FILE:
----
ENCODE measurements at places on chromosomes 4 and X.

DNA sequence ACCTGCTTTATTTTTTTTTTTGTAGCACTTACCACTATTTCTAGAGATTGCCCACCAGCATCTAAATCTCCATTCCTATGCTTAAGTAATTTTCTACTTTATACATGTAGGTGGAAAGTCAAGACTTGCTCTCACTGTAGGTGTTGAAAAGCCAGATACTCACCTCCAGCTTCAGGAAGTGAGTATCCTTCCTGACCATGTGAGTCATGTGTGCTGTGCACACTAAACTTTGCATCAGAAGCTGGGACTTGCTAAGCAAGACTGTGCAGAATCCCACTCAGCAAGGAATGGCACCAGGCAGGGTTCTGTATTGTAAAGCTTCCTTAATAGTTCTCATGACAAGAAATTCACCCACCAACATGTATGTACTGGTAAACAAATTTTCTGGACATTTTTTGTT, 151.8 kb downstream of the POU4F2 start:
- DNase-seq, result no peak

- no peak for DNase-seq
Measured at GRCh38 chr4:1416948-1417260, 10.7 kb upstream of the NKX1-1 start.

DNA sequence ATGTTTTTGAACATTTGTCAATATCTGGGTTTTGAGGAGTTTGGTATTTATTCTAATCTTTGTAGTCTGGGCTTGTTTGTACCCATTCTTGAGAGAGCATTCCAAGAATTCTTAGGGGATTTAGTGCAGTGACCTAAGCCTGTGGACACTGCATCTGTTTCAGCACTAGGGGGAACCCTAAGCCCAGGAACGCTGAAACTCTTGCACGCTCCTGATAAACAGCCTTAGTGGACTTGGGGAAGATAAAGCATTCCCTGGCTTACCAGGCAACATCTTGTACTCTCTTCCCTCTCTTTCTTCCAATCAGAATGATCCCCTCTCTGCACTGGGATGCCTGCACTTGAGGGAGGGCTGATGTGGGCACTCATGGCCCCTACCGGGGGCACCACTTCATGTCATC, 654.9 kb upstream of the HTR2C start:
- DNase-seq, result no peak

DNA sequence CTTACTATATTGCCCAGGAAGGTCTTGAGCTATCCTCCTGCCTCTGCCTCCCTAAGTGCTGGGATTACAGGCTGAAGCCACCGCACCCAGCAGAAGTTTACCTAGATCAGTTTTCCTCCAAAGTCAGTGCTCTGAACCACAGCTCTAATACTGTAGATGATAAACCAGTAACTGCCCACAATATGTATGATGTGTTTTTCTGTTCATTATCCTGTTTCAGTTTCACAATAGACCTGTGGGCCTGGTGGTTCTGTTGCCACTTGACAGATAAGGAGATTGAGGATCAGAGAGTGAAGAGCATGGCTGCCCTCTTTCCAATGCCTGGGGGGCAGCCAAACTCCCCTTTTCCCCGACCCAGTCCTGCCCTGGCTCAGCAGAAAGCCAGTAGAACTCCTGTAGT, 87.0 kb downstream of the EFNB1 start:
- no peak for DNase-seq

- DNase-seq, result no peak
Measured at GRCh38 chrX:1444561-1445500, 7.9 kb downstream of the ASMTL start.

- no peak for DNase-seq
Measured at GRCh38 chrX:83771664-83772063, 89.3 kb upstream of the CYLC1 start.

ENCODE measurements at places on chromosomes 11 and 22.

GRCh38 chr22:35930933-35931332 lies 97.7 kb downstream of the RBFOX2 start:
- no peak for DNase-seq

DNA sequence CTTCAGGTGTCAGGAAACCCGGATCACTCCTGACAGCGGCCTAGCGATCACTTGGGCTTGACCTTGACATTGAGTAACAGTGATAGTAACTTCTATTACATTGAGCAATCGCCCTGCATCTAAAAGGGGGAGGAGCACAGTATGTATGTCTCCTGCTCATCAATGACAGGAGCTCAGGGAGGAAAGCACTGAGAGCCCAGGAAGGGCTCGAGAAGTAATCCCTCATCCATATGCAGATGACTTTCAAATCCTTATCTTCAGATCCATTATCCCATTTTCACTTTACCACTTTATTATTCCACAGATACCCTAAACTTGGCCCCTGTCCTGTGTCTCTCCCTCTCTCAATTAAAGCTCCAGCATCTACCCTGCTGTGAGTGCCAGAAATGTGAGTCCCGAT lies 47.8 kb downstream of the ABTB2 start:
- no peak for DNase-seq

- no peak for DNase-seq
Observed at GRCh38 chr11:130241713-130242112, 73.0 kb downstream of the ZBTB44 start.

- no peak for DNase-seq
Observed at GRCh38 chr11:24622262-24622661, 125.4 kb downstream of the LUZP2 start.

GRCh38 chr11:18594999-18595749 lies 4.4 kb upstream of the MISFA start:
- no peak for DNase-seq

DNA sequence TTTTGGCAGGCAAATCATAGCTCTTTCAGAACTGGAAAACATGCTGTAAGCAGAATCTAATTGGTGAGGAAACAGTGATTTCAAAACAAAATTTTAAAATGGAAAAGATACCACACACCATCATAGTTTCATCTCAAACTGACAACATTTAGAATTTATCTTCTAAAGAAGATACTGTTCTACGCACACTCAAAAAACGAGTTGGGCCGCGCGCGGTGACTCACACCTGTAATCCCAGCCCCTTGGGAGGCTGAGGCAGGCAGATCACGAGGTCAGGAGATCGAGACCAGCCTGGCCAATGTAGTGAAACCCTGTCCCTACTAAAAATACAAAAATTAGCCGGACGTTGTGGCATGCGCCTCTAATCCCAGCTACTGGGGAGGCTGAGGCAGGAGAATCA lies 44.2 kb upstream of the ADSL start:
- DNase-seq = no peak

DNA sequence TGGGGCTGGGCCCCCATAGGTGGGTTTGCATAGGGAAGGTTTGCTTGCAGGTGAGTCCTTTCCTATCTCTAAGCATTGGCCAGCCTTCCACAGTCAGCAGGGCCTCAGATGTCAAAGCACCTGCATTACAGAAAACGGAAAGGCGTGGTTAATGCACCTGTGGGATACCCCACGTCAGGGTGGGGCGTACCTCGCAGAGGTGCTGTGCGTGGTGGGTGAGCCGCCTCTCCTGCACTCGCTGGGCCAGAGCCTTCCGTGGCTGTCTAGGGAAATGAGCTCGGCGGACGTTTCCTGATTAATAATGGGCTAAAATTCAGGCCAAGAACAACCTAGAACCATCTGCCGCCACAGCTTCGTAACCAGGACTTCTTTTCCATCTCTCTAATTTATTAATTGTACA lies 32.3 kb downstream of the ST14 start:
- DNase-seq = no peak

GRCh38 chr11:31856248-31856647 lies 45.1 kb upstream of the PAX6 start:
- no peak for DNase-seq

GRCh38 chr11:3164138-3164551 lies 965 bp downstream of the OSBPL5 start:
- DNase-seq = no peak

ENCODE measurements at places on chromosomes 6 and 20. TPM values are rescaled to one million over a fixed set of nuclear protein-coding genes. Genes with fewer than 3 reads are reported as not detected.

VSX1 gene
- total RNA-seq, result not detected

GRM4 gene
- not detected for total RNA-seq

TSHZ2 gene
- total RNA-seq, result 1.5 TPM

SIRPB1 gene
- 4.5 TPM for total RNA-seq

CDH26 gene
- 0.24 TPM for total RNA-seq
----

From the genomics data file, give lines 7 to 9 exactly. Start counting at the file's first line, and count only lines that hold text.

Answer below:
- DNase-seq, result no peak

DNA sequence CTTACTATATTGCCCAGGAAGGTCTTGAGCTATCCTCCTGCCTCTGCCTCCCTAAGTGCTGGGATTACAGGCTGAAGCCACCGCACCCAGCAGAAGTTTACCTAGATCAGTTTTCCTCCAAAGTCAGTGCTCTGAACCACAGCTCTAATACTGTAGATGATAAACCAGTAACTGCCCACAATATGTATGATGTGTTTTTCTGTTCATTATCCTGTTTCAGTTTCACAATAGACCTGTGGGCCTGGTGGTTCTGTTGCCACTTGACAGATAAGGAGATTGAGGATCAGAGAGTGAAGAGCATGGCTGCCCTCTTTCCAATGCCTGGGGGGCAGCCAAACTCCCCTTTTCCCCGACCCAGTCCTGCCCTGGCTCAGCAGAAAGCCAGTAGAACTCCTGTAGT, 87.0 kb downstream of the EFNB1 start:
- no peak for DNase-seq